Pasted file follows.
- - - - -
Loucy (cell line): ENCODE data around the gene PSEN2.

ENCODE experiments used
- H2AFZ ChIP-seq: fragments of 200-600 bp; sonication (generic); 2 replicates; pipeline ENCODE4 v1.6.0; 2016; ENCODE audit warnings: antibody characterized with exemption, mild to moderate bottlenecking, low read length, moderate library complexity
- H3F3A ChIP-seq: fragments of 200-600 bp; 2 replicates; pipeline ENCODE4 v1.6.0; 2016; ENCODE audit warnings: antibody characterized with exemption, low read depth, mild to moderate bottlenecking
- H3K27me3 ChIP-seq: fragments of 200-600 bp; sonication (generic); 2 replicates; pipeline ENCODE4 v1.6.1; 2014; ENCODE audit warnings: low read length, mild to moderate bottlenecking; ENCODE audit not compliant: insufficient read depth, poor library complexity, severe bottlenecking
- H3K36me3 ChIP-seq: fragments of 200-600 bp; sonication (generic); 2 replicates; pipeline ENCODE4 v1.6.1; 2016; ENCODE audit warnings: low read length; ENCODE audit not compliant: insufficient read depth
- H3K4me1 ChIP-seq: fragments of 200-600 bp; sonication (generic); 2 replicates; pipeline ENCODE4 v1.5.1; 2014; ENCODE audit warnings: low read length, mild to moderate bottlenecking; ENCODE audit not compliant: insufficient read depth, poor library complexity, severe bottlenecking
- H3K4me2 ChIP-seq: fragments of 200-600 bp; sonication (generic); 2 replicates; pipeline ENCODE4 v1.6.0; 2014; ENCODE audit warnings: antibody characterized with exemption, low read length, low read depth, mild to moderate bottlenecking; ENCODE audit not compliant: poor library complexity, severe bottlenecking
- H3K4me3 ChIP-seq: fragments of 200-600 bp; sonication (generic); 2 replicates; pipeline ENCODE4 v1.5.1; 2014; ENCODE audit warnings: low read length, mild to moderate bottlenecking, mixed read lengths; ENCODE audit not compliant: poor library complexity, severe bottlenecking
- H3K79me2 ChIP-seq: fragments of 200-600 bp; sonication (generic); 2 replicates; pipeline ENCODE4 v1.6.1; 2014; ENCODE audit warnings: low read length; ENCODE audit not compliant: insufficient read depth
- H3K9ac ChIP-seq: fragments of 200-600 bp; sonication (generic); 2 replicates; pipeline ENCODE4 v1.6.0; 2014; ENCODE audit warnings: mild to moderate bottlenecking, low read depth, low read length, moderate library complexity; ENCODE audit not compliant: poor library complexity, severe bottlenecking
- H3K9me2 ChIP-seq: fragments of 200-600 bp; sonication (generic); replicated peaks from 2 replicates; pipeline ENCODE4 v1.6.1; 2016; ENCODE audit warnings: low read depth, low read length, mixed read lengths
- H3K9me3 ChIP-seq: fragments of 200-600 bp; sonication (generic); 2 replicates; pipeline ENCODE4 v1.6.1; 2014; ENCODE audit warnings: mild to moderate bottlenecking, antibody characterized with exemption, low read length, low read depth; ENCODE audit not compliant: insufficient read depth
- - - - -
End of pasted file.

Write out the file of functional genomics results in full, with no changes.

Loucy (cell line): ENCODE data around the gene PSEN2.

ENCODE experiments used
- H2AFZ ChIP-seq: fragments of 200-600 bp; sonication (generic); 2 replicates; pipeline ENCODE4 v1.6.0; 2016; ENCODE audit warnings: antibody characterized with exemption, mild to moderate bottlenecking, low read length, moderate library complexity
- H3F3A ChIP-seq: fragments of 200-600 bp; 2 replicates; pipeline ENCODE4 v1.6.0; 2016; ENCODE audit warnings: antibody characterized with exemption, low read depth, mild to moderate bottlenecking
- H3K27me3 ChIP-seq: fragments of 200-600 bp; sonication (generic); 2 replicates; pipeline ENCODE4 v1.6.1; 2014; ENCODE audit warnings: low read length, mild to moderate bottlenecking; ENCODE audit not compliant: insufficient read depth, poor library complexity, severe bottlenecking
- H3K36me3 ChIP-seq: fragments of 200-600 bp; sonication (generic); 2 replicates; pipeline ENCODE4 v1.6.1; 2016; ENCODE audit warnings: low read length; ENCODE audit not compliant: insufficient read depth
- H3K4me1 ChIP-seq: fragments of 200-600 bp; sonication (generic); 2 replicates; pipeline ENCODE4 v1.5.1; 2014; ENCODE audit warnings: low read length, mild to moderate bottlenecking; ENCODE audit not compliant: insufficient read depth, poor library complexity, severe bottlenecking
- H3K4me2 ChIP-seq: fragments of 200-600 bp; sonication (generic); 2 replicates; pipeline ENCODE4 v1.6.0; 2014; ENCODE audit warnings: antibody characterized with exemption, low read length, low read depth, mild to moderate bottlenecking; ENCODE audit not compliant: poor library complexity, severe bottlenecking
- H3K4me3 ChIP-seq: fragments of 200-600 bp; sonication (generic); 2 replicates; pipeline ENCODE4 v1.5.1; 2014; ENCODE audit warnings: low read length, mild to moderate bottlenecking, mixed read lengths; ENCODE audit not compliant: poor library complexity, severe bottlenecking
- H3K79me2 ChIP-seq: fragments of 200-600 bp; sonication (generic); 2 replicates; pipeline ENCODE4 v1.6.1; 2014; ENCODE audit warnings: low read length; ENCODE audit not compliant: insufficient read depth
- H3K9ac ChIP-seq: fragments of 200-600 bp; sonication (generic); 2 replicates; pipeline ENCODE4 v1.6.0; 2014; ENCODE audit warnings: mild to moderate bottlenecking, low read depth, low read length, moderate library complexity; ENCODE audit not compliant: poor library complexity, severe bottlenecking
- H3K9me2 ChIP-seq: fragments of 200-600 bp; sonication (generic); replicated peaks from 2 replicates; pipeline ENCODE4 v1.6.1; 2016; ENCODE audit warnings: low read depth, low read length, mixed read lengths
- H3K9me3 ChIP-seq: fragments of 200-600 bp; sonication (generic); 2 replicates; pipeline ENCODE4 v1.6.1; 2014; ENCODE audit warnings: mild to moderate bottlenecking, antibody characterized with exemption, low read length, low read depth; ENCODE audit not compliant: insufficient read depth